[laughs] Exactly. They were like, "We have this one thing, it's worth about $250,000, you can just have it." I said, "Thank you so much." No, but when I do go there, I go to their little warehouse and take a sweatshirt-which I need a new one, because I keep losing it-and a bunch of new CDs. I bet if I wanted a seven-inch that they had several of, I could get.
Like more than four.
Yeah. "I was wondering if I could get some old demos. Nirvana demos, I promise I won't release them." But Mark Arm runs the warehouse.
Yeah, for real. He loves to, that's why he does it. Like the way Drew Carey must love The Price is Right to host it. Except Mark is a musician and knows about that stuff.
Is this your most political album to date? The title is very charged.
Yeah, it's so powerful. You know, I'm not sure. I'm going to say no, and then I might say yes. There are a handful of things. I'd been covering the election, so there are a handful of stories and jokes, but a lot of my things aren't political. I'm a bystander at a political event and as a result there are things I notice. They have political undertones, and it's more like, "Can you believe this weirdo" and the weirdo happens to be Republican. But not always. But the title is based on a twelve year old boy that was at a reading. And I guess there would be people that might be offended or something, but those people should be religious and not people that work with people with Asperger's. I actually have a lot of friends that work with people with Asperger's and they seemed to enjoy it. So, I've tested it on them but I haven't tested it on kids whose emotions can't be read.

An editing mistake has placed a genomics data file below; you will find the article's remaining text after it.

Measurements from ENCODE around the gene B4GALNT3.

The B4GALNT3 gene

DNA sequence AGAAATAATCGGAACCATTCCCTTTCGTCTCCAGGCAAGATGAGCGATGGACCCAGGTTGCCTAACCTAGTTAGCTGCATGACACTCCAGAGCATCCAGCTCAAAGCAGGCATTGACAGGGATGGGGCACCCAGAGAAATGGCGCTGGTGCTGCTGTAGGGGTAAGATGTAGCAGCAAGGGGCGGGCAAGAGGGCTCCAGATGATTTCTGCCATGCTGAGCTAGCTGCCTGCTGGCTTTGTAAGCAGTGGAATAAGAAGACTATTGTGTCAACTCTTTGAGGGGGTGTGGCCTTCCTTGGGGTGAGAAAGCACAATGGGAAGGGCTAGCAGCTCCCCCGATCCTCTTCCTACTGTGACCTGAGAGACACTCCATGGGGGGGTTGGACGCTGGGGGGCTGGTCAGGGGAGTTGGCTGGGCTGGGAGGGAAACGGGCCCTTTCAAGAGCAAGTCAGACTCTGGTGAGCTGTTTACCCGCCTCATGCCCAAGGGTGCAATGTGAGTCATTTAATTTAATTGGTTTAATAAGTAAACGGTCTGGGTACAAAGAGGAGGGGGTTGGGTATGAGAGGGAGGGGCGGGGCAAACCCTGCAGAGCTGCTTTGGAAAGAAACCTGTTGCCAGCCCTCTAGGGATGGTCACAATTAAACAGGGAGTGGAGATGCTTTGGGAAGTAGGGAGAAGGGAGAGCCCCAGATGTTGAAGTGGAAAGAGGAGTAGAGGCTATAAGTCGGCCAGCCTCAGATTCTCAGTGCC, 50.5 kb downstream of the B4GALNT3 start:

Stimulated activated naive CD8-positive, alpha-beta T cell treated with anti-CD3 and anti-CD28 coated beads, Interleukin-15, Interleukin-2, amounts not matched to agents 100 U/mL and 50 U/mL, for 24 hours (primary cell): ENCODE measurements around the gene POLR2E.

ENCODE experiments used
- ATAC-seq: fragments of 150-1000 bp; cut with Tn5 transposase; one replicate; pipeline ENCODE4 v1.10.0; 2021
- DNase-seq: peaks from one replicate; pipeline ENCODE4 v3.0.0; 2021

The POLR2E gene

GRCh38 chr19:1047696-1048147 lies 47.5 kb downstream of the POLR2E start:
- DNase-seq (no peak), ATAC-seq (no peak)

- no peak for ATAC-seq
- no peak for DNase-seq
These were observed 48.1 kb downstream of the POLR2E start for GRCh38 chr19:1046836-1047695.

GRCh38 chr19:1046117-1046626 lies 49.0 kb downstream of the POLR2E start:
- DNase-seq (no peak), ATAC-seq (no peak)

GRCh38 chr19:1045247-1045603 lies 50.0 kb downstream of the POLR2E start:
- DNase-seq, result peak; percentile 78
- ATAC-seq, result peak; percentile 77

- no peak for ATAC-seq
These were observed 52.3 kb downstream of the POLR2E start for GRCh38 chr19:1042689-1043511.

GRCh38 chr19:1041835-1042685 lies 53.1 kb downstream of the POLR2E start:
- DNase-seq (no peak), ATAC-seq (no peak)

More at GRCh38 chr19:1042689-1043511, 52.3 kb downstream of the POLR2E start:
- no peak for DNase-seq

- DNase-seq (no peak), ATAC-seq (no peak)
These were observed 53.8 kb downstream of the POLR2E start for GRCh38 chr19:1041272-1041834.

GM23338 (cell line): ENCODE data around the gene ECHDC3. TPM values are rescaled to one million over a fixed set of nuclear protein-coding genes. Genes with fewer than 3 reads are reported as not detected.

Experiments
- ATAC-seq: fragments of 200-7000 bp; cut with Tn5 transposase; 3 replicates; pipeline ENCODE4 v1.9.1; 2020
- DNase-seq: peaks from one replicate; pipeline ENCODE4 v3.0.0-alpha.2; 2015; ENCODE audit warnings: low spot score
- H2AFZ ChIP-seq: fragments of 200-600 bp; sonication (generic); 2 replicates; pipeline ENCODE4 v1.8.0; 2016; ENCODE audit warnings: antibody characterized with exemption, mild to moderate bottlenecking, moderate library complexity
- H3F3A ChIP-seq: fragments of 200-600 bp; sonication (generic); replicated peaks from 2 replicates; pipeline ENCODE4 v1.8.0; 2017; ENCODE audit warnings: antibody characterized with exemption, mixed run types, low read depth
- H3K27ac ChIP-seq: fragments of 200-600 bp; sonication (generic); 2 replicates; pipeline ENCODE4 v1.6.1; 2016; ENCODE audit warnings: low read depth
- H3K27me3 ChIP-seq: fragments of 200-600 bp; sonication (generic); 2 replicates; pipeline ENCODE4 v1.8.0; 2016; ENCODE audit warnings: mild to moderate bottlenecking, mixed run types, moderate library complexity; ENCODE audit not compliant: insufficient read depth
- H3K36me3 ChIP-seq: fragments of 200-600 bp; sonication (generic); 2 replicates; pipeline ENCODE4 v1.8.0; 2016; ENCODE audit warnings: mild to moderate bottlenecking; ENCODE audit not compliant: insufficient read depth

When I was growing up, I never heard of Asperger's. We just referred to those people as weird.
Yeah, outcasts. And then someone was like, "They have an illness, they can't tell when you're smiling, it means you're done talking." I spent six years in special ed-from sixth to twelfth grade-and I think I was diagnosed with, "He's not a good student." I found out that a friend of mine, when we were in third grade, our teacher came up to her and told her to stop being friends with me because I was a loser. And as proof, showed her my standardized test scores. Which is amazing.
That's not nice.
It's a bad thing for a teacher to do, but I feel like in the '80s, it was literally like "That kid's a loser, I should help this other kid out."
Speaking of, you mention on the album that during the book tour that there were Mirman weirdos that came out. Were there anymore?
In San Francisco, it was super awkward. It was a Q&A, and someone asked who were my influences and I named a few comedians. And then a guy goes "What about Chevy Chase?" I said "He's fine." And then he tells me a five-minute story and the rest of the audience about how his son once gave a ride to the airport to Chevy Chase. And at the end, I said "Do you have a question." And he said "No." Like he was on a panel and he was a panelist. In some other city, someone tried to get me to dance with them.
A girl or a dude?
Was there music?
She was singing a song she made up. It was for a blog, so don't think it was for nothing. There was a reason for it.
I love local bloggers.
I was a little sleepy and didn't want to do a dance. But most people are very nice and will say something nice and I will say, "Thank you, nice person."